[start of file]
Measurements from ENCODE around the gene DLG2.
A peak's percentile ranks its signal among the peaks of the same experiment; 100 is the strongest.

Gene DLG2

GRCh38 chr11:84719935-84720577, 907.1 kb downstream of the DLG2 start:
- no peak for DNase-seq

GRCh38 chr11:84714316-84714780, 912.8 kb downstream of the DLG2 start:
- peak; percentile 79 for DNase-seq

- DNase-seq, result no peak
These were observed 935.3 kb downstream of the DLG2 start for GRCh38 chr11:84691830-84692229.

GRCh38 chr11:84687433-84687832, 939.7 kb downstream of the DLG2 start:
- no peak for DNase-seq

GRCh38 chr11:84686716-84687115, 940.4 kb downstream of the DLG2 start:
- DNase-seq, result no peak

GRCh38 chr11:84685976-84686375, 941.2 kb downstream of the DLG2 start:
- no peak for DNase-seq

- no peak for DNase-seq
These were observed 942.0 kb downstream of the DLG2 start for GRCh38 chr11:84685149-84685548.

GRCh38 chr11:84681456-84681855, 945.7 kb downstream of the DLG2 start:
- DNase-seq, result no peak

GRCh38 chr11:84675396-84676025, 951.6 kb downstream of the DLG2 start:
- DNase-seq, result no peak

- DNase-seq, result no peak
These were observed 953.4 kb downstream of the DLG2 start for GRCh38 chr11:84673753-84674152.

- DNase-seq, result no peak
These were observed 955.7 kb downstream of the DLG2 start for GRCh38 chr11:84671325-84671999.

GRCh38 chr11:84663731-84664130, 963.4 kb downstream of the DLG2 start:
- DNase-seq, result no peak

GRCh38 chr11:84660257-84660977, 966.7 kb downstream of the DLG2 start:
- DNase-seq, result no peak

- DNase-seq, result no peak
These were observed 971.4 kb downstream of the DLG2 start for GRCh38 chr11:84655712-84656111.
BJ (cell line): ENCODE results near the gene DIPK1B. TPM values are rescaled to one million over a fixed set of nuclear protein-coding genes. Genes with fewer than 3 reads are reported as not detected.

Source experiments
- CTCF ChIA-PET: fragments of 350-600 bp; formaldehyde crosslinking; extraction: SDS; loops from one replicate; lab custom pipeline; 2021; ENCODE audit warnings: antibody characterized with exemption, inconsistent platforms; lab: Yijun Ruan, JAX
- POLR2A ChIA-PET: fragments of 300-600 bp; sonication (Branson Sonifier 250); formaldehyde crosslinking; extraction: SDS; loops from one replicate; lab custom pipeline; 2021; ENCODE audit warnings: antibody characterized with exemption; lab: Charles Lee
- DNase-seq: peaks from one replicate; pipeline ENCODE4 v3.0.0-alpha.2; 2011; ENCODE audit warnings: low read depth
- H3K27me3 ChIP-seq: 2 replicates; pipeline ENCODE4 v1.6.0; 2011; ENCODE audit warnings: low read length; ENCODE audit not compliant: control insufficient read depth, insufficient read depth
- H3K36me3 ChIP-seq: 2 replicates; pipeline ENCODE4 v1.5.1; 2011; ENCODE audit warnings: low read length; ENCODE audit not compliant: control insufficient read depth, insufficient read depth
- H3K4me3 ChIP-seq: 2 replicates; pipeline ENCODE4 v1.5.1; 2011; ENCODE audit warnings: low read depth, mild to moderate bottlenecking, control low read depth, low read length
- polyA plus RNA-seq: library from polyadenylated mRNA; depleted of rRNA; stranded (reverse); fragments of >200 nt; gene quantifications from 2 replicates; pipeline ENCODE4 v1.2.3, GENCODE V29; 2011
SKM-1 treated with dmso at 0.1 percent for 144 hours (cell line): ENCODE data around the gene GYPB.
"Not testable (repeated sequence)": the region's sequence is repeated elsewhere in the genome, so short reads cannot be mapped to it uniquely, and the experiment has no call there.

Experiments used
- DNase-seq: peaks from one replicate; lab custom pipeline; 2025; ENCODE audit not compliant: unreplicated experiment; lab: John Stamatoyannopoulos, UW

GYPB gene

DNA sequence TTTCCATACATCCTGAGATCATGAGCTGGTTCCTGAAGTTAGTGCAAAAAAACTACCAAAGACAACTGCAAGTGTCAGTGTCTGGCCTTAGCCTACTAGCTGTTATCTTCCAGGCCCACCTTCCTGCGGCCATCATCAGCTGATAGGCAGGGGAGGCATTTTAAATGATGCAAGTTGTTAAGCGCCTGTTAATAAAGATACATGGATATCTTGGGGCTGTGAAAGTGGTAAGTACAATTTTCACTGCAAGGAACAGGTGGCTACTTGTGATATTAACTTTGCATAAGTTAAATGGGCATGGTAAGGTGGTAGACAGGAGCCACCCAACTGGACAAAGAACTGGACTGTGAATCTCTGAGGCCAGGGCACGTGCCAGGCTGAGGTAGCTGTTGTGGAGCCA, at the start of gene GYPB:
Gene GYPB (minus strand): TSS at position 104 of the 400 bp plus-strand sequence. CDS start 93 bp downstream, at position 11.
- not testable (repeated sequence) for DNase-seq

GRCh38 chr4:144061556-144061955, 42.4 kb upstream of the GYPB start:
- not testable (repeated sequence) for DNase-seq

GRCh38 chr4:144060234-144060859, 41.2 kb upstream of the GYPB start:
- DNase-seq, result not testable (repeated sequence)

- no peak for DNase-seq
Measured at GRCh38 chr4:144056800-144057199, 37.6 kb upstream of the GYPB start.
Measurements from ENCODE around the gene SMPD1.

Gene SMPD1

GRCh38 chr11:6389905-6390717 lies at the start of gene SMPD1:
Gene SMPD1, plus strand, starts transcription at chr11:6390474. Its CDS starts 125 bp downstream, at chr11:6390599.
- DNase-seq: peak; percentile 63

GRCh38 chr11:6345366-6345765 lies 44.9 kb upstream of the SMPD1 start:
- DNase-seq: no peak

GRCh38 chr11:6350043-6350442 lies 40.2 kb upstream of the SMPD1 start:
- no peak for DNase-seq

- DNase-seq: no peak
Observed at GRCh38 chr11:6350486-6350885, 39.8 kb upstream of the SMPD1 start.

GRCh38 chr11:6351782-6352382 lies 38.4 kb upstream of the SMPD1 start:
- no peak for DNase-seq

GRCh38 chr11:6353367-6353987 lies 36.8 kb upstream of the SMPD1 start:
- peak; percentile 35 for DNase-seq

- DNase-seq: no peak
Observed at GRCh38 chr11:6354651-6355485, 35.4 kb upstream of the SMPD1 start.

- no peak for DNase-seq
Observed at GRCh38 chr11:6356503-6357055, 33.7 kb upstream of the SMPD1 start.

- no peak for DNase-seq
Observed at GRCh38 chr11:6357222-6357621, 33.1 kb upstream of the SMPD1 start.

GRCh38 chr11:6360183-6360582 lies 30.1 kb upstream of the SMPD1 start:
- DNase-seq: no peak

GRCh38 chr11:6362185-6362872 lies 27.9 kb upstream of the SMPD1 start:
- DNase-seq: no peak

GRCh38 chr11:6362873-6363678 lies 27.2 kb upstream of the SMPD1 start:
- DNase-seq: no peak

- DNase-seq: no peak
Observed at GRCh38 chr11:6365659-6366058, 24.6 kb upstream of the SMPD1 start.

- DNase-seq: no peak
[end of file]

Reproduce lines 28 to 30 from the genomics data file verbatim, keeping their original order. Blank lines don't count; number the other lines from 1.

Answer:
GRCh38 chr11:84660257-84660977, 966.7 kb downstream of the DLG2 start:
- DNase-seq, result no peak

- DNase-seq, result no peak